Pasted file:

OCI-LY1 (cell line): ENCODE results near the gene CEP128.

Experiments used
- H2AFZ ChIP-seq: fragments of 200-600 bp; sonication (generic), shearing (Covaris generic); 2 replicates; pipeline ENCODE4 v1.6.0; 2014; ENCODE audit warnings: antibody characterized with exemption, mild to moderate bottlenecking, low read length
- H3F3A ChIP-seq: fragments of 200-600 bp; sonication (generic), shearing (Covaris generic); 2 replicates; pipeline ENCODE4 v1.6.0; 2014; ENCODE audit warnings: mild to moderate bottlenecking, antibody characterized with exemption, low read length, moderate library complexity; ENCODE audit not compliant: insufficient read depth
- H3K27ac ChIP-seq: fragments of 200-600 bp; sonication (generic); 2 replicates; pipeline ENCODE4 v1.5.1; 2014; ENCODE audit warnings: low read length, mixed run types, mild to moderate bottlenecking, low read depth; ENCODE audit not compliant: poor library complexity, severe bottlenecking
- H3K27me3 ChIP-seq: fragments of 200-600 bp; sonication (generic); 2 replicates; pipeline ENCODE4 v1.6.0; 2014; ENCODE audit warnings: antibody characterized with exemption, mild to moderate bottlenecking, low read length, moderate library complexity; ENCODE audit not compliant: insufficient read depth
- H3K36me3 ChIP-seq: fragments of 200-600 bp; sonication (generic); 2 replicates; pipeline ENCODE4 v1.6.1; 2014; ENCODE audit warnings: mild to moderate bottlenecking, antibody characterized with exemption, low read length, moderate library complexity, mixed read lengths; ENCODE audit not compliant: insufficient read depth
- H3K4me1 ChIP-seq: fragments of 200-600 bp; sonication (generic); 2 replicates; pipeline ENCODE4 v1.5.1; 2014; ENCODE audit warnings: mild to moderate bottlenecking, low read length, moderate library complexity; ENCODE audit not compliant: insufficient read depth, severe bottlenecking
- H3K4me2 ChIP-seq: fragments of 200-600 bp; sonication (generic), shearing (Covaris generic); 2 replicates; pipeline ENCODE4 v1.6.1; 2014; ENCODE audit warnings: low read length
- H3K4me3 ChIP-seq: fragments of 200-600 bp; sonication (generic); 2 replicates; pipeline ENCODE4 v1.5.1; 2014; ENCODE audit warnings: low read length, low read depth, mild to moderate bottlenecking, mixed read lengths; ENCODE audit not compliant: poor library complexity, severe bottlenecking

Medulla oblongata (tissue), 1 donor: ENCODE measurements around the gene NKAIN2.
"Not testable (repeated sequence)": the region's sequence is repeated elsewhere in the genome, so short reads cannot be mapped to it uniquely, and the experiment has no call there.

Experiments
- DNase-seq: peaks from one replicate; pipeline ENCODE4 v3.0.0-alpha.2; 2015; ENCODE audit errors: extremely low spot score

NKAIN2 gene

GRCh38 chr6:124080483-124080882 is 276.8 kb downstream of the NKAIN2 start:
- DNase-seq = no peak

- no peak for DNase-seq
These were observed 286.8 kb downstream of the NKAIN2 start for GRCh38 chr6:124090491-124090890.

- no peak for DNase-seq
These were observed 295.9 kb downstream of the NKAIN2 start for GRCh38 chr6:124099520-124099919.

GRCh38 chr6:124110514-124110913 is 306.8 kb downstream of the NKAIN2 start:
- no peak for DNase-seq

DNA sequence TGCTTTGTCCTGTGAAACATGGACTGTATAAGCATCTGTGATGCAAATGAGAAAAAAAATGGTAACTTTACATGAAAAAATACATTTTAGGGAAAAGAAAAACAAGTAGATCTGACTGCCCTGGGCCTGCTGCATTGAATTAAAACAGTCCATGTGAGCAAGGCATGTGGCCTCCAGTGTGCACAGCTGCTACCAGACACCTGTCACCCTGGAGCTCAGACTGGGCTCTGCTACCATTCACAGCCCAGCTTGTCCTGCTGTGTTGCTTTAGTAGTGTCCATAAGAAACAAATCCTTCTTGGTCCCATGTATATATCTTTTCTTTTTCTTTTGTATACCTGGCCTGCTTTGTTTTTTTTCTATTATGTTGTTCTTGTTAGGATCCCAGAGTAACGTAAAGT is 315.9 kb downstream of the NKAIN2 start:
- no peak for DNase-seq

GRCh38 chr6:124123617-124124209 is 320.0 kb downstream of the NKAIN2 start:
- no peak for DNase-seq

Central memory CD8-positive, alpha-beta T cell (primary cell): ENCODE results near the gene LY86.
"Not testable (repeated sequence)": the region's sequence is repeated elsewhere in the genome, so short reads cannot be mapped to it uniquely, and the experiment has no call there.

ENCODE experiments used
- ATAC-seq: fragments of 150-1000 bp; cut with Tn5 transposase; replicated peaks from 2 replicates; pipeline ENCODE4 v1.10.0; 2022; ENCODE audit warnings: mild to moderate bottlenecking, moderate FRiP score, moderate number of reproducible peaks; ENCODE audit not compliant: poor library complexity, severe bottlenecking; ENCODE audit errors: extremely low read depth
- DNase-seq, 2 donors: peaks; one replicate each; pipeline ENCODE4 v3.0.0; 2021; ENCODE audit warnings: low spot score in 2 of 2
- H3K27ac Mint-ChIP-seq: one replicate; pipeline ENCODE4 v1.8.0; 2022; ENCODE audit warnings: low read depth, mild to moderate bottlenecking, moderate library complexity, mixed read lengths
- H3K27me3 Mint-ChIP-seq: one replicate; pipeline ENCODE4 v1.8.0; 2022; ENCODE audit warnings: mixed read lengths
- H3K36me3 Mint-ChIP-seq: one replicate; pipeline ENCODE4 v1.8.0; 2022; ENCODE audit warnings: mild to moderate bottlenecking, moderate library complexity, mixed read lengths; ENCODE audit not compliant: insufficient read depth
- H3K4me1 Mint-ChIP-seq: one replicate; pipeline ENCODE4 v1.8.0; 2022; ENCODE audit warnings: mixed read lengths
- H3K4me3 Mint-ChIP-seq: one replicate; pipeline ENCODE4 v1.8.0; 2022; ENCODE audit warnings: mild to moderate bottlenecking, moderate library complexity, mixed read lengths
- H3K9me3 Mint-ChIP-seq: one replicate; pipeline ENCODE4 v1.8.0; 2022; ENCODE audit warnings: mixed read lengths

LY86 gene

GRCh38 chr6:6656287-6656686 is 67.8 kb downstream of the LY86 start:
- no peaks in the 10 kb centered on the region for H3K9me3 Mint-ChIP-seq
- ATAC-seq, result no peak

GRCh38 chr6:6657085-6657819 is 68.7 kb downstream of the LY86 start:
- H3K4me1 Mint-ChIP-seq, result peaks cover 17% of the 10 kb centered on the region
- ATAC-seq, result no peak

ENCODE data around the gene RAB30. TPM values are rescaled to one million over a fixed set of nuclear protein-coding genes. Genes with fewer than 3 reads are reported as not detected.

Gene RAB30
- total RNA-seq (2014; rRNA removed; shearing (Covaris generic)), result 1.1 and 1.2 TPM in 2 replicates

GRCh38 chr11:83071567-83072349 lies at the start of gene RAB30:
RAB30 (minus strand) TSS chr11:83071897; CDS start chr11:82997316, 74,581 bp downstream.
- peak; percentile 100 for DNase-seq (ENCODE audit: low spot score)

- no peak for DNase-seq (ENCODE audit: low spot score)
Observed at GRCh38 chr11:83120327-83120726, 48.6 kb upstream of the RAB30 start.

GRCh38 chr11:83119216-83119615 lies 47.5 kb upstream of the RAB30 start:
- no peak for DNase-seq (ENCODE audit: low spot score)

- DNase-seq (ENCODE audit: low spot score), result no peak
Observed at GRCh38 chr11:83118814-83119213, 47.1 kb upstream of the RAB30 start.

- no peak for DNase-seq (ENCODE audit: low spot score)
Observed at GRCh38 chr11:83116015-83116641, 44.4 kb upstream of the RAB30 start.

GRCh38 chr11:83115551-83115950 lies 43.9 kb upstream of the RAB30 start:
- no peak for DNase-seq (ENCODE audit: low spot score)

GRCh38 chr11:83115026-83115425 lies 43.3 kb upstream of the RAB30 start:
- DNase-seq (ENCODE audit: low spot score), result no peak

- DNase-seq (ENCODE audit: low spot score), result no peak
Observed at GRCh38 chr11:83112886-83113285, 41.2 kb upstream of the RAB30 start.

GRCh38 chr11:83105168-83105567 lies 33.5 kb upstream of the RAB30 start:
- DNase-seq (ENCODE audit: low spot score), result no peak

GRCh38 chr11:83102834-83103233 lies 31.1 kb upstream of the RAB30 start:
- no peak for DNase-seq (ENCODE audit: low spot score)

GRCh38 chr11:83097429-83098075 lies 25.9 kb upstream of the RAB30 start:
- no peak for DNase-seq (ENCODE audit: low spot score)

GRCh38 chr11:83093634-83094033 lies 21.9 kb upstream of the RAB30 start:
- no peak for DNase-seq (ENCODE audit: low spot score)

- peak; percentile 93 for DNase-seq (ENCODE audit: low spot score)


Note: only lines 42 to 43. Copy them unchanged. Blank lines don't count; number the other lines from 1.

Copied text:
- ATAC-seq, result no peak

GRCh38 chr6:6657085-6657819 is 68.7 kb downstream of the LY86 start: